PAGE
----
Before Gonzaga turns its attention to Phoenix, the Zags have certainly earned the right to spend a night celebrating taking Few to the first Final Four of his illustrious career. After all, it’s not easy to achieve something never done before at a program that has made 19 straight NCAA tournaments, reached the second round nine years in a row and advanced to the Sweet 16 or beyond three consecutive seasons.
A vastly improved defense had been the biggest difference between this year’s Gonzaga team and past editions, but on Saturday it was the Zags’ offense that carried them. They carved up Xavier’s trademark 1-3-1 zone and shredded the Musketeers’ man-to-man, opening up a 10-point halftime lead and extending it to 17 in the opening minutes of the second half.
When Xavier allowed Gonzaga’s frontcourt standouts to go 1-on-1 in the low post, Johnathan Williams and Przemek Karnowski often scored at will. When the Musketeers sent double teams, the Zags’ shooters made them pay, snapping out of a postseason shooting slump to drain 12 of 24 attempts from behind the arc.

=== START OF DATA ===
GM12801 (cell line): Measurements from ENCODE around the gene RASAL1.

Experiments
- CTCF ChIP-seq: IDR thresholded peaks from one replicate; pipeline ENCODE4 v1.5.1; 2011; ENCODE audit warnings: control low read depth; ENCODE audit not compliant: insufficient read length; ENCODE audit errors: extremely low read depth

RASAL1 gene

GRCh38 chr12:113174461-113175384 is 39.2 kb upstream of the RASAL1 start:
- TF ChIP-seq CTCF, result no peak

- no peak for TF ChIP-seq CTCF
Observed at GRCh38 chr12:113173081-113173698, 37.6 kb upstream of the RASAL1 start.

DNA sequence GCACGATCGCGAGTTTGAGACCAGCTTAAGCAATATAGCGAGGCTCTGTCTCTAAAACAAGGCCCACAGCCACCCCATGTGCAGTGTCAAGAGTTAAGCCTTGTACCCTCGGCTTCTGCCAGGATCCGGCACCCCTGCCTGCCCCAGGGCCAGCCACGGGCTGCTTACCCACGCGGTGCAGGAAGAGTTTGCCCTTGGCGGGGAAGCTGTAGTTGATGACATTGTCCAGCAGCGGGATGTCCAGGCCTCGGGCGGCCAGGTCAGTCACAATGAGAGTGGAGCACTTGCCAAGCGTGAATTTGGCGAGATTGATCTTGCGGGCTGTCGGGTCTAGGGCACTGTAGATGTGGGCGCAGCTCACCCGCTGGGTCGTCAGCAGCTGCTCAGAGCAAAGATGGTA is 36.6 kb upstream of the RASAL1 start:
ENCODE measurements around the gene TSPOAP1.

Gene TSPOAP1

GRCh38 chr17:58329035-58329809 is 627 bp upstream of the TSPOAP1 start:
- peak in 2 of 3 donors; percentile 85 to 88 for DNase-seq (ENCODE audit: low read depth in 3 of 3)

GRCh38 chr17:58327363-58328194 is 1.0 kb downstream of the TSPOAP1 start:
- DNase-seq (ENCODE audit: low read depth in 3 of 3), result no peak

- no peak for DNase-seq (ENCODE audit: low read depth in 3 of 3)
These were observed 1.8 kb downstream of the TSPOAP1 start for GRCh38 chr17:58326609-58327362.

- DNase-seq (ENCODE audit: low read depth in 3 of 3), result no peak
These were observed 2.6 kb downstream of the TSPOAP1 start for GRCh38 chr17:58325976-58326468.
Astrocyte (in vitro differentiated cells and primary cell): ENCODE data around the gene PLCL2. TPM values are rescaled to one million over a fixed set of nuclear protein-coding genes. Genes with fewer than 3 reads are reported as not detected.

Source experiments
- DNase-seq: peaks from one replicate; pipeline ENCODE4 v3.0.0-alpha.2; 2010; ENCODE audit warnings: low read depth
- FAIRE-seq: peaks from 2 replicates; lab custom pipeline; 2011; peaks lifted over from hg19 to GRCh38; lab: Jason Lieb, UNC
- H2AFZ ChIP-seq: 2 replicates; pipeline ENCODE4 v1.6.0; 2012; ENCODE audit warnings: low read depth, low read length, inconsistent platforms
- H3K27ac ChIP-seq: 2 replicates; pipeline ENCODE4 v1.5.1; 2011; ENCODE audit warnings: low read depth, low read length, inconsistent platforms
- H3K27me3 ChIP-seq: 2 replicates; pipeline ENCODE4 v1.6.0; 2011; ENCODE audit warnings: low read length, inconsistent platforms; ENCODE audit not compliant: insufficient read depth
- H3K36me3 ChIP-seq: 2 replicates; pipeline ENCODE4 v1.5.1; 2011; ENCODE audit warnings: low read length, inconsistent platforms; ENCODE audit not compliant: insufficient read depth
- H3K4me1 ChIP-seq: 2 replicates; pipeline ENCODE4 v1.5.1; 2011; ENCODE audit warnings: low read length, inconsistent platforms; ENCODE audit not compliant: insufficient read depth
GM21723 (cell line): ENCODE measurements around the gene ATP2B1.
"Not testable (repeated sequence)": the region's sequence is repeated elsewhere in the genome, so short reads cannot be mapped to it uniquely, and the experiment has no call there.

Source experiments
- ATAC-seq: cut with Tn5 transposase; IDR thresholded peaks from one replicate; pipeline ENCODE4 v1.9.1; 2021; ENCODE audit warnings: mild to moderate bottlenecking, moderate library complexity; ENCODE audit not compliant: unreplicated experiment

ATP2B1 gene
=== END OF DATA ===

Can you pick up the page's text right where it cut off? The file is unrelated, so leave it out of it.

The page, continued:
“A couple of their guys shot a lot better percentage from 3 than they’re accustomed to,” Xavier coach Chris Mack said. “Especially early in the second half, I thought a couple of those 3s were highly contested ones and really backbreakers. It went from 10 to 15 really quick and then we were just fighting uphill.”
Gonzaga won its first three NCAA tournament games despite poor offensive games from Nigel Williams-Goss, but the Washington transfer made a greater impact Saturday, scoring a game-high 23 points. Williams, a Missouri transfer, was also dominant around the rim, scoring 19 points on an array of lob dunks, post moves and put-backs.